Expansion of community index testing in Mozambique would accelerate the achievement of the first UNAIDS 95 goal, but expanding this approach requires assessing the resource implications of this scale-up. Information on index testing costs and efficiency in Mozambique is scarce. An in-depth cost analysis is needed to determine the affordability of this strategy and provide policymakers and planners with useful information to better inform how to plan and allocate resources for the expansion of index testing to the community level.
We investigated the costs, cost-efficiency and cost-effectiveness of community HIV index testing in eight districts in Gaza Province, Mozambique. Furthermore, we assessed how potential variations in inputs (such as the price of HIV rapid tests) could impact the cost-efficiency of index testing.
Study design and methods
Community index testing and study location
In October 2017, EGPAF, in collaboration with local community partners, implemented a pilot community HIV index testing program based on index cases identified in 102 HFs located in eight districts in Gaza province, namely: Bilene (9 HFs), Chibuto (16 HFs), Chókwè (24 HFs), Chongoene (13 HFs), Guijá (9 HFs), Limpopo (7 HFs), Manjakaze (16 HFs) and Xai-Xai (8 HFs). With an HIV prevalence of 24.4%, Gaza Province has the highest prevalence among all provinces in Mozambique .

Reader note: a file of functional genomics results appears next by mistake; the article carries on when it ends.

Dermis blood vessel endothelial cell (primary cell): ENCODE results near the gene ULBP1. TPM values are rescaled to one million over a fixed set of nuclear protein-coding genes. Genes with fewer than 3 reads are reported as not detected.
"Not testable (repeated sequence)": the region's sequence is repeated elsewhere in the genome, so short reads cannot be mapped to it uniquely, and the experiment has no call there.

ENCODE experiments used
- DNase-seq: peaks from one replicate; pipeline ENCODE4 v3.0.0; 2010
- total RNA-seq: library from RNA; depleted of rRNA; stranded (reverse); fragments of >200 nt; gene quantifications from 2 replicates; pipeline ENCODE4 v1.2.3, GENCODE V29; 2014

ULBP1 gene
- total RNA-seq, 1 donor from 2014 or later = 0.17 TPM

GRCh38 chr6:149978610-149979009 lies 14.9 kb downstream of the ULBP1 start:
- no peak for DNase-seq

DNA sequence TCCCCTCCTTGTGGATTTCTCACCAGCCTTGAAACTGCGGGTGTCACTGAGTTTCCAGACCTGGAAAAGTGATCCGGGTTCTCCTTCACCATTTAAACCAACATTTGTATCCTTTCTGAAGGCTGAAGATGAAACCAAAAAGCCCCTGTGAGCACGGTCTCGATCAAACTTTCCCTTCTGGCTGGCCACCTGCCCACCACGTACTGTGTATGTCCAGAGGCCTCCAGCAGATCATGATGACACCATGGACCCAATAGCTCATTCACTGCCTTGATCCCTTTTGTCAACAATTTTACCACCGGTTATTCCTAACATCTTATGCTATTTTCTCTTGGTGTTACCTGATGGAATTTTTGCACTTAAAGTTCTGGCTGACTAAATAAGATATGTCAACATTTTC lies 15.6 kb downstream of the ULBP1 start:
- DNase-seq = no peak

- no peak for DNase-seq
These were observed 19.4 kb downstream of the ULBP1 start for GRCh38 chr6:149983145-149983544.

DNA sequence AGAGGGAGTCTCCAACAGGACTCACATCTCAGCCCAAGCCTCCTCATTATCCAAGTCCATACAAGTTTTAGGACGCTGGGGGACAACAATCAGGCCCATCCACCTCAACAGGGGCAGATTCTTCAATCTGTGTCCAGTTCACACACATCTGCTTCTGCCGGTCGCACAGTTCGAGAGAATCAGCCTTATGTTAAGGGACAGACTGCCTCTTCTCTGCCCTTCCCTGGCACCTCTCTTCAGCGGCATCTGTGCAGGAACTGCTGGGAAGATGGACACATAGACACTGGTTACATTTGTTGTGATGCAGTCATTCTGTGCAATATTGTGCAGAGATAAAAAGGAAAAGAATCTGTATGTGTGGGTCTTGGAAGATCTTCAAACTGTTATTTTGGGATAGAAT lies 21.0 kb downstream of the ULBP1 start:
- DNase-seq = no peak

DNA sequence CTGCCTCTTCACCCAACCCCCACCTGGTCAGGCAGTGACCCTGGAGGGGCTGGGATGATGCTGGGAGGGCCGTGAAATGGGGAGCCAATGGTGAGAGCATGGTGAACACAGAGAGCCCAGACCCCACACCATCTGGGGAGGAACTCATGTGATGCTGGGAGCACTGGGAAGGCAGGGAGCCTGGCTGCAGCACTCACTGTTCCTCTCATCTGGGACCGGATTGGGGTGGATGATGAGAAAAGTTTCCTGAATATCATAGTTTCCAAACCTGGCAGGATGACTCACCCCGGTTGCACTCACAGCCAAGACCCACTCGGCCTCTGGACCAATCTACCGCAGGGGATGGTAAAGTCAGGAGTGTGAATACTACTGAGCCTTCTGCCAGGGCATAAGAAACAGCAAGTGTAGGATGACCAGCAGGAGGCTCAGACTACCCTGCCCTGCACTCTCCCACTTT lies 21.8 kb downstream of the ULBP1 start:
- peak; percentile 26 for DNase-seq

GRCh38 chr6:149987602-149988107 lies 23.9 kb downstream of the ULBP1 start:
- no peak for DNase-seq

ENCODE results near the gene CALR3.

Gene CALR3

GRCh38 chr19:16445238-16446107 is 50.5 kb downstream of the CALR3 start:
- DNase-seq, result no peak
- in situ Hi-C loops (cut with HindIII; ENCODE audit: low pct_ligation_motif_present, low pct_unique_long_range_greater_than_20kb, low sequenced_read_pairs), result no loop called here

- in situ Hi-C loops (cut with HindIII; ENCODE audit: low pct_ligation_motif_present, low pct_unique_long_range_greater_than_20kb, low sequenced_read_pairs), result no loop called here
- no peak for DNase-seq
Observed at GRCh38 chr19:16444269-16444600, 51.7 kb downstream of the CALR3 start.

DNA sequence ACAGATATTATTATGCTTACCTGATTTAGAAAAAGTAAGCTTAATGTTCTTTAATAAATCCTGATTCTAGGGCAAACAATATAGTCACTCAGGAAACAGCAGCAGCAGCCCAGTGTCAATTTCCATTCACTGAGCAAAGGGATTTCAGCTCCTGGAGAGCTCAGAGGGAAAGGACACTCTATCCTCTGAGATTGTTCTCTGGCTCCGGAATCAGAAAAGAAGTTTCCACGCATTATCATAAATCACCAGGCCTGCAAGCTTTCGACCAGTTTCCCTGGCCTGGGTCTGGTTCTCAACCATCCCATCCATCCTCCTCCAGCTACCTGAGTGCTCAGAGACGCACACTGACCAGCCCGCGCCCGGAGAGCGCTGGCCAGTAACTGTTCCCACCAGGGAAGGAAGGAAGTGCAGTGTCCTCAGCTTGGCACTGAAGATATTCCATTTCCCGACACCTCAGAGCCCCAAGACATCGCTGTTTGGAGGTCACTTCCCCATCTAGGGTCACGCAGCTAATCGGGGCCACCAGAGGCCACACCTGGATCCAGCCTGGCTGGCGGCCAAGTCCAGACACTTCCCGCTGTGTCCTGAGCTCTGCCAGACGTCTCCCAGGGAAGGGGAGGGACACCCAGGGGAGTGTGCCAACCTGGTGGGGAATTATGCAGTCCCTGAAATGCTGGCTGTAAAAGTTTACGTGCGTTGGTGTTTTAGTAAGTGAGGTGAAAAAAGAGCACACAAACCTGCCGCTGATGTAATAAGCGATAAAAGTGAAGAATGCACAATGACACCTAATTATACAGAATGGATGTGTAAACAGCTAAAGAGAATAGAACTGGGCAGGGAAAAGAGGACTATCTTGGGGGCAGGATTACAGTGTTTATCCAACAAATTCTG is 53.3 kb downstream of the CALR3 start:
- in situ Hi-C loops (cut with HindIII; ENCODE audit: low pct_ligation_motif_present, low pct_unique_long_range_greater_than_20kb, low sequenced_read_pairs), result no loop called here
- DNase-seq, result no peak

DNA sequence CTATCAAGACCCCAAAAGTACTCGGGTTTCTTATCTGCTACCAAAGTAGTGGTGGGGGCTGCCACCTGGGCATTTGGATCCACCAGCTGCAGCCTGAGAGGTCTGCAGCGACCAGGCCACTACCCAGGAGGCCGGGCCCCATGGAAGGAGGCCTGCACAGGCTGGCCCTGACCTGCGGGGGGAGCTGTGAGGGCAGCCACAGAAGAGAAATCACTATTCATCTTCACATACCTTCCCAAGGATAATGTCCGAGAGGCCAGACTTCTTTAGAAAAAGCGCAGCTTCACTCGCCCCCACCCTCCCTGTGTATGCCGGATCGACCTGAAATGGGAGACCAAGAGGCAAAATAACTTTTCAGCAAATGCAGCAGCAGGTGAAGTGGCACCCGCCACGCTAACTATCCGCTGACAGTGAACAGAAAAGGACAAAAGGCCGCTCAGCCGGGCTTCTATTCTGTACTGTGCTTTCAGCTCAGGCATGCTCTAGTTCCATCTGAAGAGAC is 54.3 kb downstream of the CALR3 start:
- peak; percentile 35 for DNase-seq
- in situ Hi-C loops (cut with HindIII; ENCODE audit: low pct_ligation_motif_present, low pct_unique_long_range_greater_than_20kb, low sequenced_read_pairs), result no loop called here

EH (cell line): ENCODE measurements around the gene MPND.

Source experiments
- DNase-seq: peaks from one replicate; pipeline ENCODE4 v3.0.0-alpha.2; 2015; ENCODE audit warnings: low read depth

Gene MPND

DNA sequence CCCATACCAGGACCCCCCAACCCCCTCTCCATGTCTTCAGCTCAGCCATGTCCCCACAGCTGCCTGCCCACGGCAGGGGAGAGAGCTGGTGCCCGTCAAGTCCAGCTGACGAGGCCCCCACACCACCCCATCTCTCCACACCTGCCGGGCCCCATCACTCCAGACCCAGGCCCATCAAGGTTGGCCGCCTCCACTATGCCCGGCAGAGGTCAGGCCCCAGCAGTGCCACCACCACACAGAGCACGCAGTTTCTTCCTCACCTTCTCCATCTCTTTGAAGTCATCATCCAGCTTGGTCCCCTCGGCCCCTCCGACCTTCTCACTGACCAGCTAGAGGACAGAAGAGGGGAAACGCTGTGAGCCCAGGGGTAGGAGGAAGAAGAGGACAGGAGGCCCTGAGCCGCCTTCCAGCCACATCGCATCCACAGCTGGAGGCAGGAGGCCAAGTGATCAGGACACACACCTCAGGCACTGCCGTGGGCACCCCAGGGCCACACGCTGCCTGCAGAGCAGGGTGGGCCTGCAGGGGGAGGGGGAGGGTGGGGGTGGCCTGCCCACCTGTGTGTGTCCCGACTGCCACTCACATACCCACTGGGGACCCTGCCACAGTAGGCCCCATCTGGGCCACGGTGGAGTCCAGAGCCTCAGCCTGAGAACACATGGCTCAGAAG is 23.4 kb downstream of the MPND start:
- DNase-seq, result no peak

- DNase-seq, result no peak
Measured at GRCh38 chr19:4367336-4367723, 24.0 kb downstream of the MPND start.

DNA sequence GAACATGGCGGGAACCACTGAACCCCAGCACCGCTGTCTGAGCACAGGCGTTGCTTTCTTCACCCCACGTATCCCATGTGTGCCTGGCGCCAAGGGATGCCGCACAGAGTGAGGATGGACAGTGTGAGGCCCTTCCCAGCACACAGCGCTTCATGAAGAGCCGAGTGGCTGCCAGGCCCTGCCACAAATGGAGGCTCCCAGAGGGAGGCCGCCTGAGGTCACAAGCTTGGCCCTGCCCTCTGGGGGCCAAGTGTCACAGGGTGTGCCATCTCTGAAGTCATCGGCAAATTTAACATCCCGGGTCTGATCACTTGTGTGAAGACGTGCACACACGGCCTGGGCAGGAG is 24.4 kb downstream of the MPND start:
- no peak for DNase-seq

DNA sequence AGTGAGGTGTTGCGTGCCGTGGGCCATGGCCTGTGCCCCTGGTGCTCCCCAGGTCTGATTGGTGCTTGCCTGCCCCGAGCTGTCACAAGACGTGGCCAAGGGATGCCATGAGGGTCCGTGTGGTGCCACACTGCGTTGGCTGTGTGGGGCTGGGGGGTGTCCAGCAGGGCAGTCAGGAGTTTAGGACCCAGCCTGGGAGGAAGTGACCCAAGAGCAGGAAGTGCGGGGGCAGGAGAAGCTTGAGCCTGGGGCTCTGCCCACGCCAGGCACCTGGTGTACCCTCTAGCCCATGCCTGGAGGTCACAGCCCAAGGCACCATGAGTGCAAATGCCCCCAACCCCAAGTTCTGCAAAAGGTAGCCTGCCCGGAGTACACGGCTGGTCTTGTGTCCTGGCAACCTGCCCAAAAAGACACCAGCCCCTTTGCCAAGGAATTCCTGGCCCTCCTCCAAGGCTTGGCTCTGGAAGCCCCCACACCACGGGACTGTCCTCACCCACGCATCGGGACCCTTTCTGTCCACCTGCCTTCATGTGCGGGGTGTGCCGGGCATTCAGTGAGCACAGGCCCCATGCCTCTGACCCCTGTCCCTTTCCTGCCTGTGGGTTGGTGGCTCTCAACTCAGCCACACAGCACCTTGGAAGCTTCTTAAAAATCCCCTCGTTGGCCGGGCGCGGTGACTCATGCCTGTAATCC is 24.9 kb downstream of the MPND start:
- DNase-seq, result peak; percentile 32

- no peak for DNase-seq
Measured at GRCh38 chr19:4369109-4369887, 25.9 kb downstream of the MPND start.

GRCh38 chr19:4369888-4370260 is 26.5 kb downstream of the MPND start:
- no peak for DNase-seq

The primary index cases were identified from those who tested positive during HF routine HIV testing, care and treatment services, and individuals who died of HIV. Primary index cases were extracted from the Open Medical Record System (Open MRS), a database containing routinely-collected demographic and clinical data of patients who receive HIV services. As part of the pilot, field officers (also known as community lay counselors) visited all identified HIV patients, adults and children, in their homes.
Each field officer received a list of index cases to visit in the community and performed counselling before HIV testing for all family members or sexual partners who agreed to be tested. The target populations were sexual partners of the index case, all biological children under 14 years old living in the same household of the index case, and, in pediatric cases (children under 14 years old), parents of the HIV-infected child. For each index case, a tracking form with information about contacts who belonged to these three high-risk groups was completed.
Index contacts who were known to be HIV-positive were not tested or included in the count for the community index case testing. Also, the primary index cases were not included in the count of community index cases. Furthermore, we did not include the costs of the primary index case test since the testing was done using HF resources and costs were incurred at the HF level. All clients diagnosed with HIV in the community were referred to the HF for care and treatment as per MoH guidelines.
Index testing staff and activities